The term "registered report" was first coined by the Center for Open Science, and refers to the publication of a research article that is published in two stages:
Registered Reports are building block in the Plan P open science framework as they enhance transparency and reduce publication bias. For further information on Registered Reports see Registered Report (Center for Open Science).
The IRRID network proposes a persistent identifier called an IRRID (International Registered Report Identifier), the purpose of which is to further enhance transparency by providing a machine- and human-readable mechanism for linking RR2s with RR1s, which assists in peer-review and enhances accountability and reproducibility of science.
An IRRID assigned to a research protocol or grant proposal (RR1-IRRID) guarantees acceptance of subsequent results papers (RR2) in any approved journal of the IRRID registry. IRRID-accredited journals guarantee acceptance of the research to reduce publication bias, offer a streamlined peer-review, and a discounted peer-review (as the RR1-IRRID certifies that the protocol is already peer-reviewed).
The RR2-IRRID published with results papers provides an easy mechanism for peer-reviewers and readers to locate the associated protocol whereever it is published, as it is simply the DOI of the protocol.
By publishing in an IRRID accredited journal
An International Registered Report Identifier (IRRID) is a stable, unique identifier used to identify a protocol or proposal (RR1 papers) and link it to all subsequent results papers (RR2 papers). The IRRID is based on the DOI of the protocol paper (See What is a Registered Report? and Elements of an IRRID, below).
Note that IRRIDs were previously referred to as RRIDs, but to avoid confusion with the Research Resource Identifiers initiative (http://www.rrids.org), they are now referred to as IRRIDs.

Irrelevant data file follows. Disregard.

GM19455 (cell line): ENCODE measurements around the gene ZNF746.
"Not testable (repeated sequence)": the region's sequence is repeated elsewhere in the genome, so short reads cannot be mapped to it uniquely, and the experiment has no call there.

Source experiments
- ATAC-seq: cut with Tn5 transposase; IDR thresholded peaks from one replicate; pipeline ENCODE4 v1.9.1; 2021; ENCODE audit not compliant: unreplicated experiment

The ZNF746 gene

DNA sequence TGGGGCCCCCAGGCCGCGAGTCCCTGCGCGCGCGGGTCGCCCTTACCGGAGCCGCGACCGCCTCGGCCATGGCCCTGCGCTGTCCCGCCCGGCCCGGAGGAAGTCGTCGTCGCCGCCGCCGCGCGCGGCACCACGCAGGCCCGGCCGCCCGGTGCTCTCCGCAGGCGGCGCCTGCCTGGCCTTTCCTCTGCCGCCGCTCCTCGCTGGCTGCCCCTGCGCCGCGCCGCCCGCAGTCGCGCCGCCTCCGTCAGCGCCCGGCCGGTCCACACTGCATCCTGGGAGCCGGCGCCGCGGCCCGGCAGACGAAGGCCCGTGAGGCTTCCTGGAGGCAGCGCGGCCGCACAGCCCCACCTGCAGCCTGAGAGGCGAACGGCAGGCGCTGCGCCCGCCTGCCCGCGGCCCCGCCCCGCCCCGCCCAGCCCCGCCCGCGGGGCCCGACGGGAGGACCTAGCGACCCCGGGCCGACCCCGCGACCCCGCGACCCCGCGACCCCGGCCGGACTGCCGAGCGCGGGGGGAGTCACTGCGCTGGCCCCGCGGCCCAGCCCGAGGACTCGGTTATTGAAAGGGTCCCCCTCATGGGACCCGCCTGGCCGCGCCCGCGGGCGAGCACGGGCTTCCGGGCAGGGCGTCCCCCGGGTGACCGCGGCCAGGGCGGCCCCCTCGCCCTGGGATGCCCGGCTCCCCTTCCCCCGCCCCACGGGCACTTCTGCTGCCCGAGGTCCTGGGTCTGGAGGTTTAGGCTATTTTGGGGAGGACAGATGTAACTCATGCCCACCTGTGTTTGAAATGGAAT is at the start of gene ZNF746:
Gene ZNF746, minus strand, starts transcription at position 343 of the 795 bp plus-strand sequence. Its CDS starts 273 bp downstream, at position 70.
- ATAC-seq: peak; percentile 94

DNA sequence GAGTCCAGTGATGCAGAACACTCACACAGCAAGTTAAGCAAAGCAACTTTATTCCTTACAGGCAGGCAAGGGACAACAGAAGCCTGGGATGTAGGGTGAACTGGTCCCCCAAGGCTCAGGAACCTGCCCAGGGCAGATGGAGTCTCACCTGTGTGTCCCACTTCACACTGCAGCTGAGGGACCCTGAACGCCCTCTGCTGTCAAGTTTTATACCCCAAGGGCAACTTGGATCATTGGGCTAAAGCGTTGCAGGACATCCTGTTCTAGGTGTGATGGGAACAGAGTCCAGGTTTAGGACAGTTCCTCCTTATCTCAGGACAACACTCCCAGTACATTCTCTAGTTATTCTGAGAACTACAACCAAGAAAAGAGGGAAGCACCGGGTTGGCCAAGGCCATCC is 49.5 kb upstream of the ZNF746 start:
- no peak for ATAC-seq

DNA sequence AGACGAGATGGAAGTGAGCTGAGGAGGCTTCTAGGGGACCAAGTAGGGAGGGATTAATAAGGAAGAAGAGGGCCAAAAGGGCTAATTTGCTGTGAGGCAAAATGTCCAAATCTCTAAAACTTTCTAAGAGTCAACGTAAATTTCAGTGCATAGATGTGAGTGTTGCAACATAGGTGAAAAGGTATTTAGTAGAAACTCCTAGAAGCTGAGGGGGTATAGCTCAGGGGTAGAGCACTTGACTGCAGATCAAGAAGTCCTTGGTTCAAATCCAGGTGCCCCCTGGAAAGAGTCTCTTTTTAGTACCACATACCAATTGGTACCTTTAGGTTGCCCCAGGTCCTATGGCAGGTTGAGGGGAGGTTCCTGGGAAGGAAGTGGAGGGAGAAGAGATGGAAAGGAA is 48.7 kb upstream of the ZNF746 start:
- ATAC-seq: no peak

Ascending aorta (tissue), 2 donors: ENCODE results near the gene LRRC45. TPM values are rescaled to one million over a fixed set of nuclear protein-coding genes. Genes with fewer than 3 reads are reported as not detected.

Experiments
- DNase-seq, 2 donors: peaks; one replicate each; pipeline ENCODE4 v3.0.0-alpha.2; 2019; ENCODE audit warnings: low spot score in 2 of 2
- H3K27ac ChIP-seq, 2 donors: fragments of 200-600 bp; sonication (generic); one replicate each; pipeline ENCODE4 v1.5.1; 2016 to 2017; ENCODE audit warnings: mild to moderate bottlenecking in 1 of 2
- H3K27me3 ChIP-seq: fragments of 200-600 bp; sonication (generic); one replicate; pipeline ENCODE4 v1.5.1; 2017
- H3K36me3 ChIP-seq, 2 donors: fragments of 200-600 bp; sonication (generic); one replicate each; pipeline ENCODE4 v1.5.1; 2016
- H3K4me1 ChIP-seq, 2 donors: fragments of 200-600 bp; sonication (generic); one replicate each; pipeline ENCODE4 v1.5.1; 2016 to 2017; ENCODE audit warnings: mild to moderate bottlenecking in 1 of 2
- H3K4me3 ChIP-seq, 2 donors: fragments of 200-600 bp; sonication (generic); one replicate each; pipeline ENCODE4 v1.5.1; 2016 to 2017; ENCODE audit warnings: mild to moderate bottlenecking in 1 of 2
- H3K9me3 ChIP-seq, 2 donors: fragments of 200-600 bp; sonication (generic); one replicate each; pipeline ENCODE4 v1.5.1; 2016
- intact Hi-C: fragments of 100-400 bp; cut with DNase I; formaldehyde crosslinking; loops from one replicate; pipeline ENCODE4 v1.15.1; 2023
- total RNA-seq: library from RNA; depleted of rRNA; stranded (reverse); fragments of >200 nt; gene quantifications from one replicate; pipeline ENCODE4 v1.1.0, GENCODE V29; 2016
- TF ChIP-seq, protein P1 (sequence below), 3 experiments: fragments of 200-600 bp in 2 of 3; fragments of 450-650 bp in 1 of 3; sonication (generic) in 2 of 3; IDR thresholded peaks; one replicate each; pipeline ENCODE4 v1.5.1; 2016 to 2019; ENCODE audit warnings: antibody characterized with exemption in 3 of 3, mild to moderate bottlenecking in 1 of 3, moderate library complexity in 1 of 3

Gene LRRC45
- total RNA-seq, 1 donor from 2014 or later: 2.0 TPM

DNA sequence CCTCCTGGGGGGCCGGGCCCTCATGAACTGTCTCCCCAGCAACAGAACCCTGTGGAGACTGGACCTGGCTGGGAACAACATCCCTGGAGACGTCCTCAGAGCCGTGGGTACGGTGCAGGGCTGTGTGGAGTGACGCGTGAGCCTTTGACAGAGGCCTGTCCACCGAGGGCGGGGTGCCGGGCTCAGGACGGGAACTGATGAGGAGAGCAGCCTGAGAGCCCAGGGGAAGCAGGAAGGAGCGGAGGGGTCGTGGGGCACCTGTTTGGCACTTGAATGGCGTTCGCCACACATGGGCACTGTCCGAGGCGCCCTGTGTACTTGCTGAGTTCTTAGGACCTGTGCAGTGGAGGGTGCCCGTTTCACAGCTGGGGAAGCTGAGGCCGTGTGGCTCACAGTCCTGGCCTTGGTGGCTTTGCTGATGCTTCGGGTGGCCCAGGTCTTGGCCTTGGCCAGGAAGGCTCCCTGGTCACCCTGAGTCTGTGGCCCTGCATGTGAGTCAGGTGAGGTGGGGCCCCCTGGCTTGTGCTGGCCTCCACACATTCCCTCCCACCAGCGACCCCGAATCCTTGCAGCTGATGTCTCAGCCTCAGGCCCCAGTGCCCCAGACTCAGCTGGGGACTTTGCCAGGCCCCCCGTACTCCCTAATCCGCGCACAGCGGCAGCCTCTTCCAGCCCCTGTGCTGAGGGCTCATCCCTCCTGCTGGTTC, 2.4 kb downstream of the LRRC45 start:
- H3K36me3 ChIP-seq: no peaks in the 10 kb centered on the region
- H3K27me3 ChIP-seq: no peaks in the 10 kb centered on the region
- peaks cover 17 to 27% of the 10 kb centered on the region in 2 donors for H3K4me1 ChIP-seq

An RR1 IRRID — issued by IRRID accredited RR1 journals such as the JMIR Research Protocols — also signifies that the project is in principle accepted for publication in any other IRRID-accredited journals, and should be cited in the abstract of the subsequent results (RR2) paper.
IRRIDs can and should be used in addition to the existing clinical trials registration system (Does my trial (RCT) have to be registered?).
IRRID-accredited journals publish the IRRID in the abstract of a published papers. Pubmed lists currently more than 1.500 papers with an IRRID in the abstract.
The IRRID consists of a prefix, a dash (-) and a Document Object Identifier (DOI) registered by doi.org. Example: DERR1-10.2196/12144 (for the stage 1 paper) and RR2-10.2196/12144 (for the results paper).
Any publication that assigns DOIs can become an IRRID-accredited publication, because the IRRID is simply the DOI of the peer-review protocol with some additional acronyms indicating the provenance of the protocol.
Prefix: RR1, DERR1, PPR1
Main part: DOI of the RR1 publication
The prefix component of the IRRID indicates the stage of the report, as follows.
Please contact the editor of your target journal to request assignment and publication of an RR1-IRRID in the abstract of your protocol. To encourage participation in the IRRID network, please a link to this site, as the editor may not have heard of the IRRID initiative. If you know other journals or preprint servers not listed here, that publish research protocols (or a peer-review service that peer-reviews protocols or grant proposals), please contact the editor of your target journal and refer them to this site for formal accreditation.
If your research is grant funded, please ask the grant funding agency ito become part part of the IRRID network (refer them to this site). If the peer-review reports of your funding proposal can be published, or whether the agency may be able to assign RR1-IRRIDs.
Known RR1 journals which publish protocols:
RR1-IRRID journals or other entities which peer-review protocols (such as funding agencies)
RR2-IRRID journals or other entities which peer-review scientific results papers
RR2-IRRID journals are usually open access and are strongly encouraged to publish peer-reviews.